After an unsuccessful challenge to become federal leader, which he lost to left-leaning Joan Russow, who has since defected to the NDP, Harris was successful at becoming leader of the federal party in August, 2003, winning over 80 per cent of the votes.

He soon found the inexperienced federal council members no match for his political skills and quickly assumed total control. Within less than a year of his being elected leader, six of the 10 federal council members quit after Harris successfully undermined their authority. Two others resigned later.

Three of the original six, including former chair Gretchen Schwarz, were recruited by an eager NDP. Welcomed into Jack Layton's inner circles, Schwarz became co-chair of Jack Layton's environment committee and ran as a candidate in Pontiac in Quebec, coming fourth with 2317 votes but beating out the riding's Green candidate.

Schwarz points to Harris's insistence on unilateral decision-making within the council as the underlying reason why she and the others resigned. "He was completely unreceptive to anyone's input. Only his proposals were considered," she explained. "Our choices were either to go along to get along (with what he wanted) or fight and be branded obstructionist."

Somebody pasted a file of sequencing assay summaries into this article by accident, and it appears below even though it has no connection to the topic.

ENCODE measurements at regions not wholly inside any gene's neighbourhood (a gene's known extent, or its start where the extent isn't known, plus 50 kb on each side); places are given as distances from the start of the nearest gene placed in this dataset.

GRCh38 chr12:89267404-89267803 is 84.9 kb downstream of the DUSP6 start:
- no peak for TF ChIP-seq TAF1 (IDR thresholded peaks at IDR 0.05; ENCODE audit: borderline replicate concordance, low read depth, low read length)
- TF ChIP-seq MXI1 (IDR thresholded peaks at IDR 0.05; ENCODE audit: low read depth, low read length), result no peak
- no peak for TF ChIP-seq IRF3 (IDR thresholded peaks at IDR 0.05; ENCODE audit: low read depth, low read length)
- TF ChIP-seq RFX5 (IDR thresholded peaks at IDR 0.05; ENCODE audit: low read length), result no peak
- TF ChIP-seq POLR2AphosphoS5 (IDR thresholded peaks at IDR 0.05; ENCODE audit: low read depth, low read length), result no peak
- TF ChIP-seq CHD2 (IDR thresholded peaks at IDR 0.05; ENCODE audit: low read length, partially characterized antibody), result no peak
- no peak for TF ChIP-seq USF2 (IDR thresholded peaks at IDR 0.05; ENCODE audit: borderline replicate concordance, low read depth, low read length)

Harris failed at being included in the televised national leaders' debate, but electing a Green MP to parliament doesn't seem to be the main issue. It seems to be more about getting and controlling the federal money to pay for this election and build the party for the next, keeping Harris and his band of eco-conservatives in power, and steering the Greens towards the right of centre in Canadian politics.

The party's "deep" greens have a tough fight ahead. An omnibus motion written by an Ontario party policy wonk if passed at the Calgary convention would rewrite the party's constitution, vest total control in the national leadership, and would let the leader remain in power almost until he or she decided to retire. This is in direct contradiction to original Green opposition to the centralized, hierarchical, authoritarian and anti-grassroots structures of other political parties.

Another motion seeks to allocate the federal funding so that debts of the national office are paid first, with money flowing to local green party electoral associations only after that. The national party office could rack up a sizeable deficit knowing that this would be covered, while local campaigns would be starved of funds. This would give Harris a lot of discretion over party spending, especially with limited oversight by a tame federal council dominated by his supporters. Already, the national office has put out a call for a professional consultant to review and assess the party's organizational structure and define job descriptions along with proposed salary and benefits for any new positions.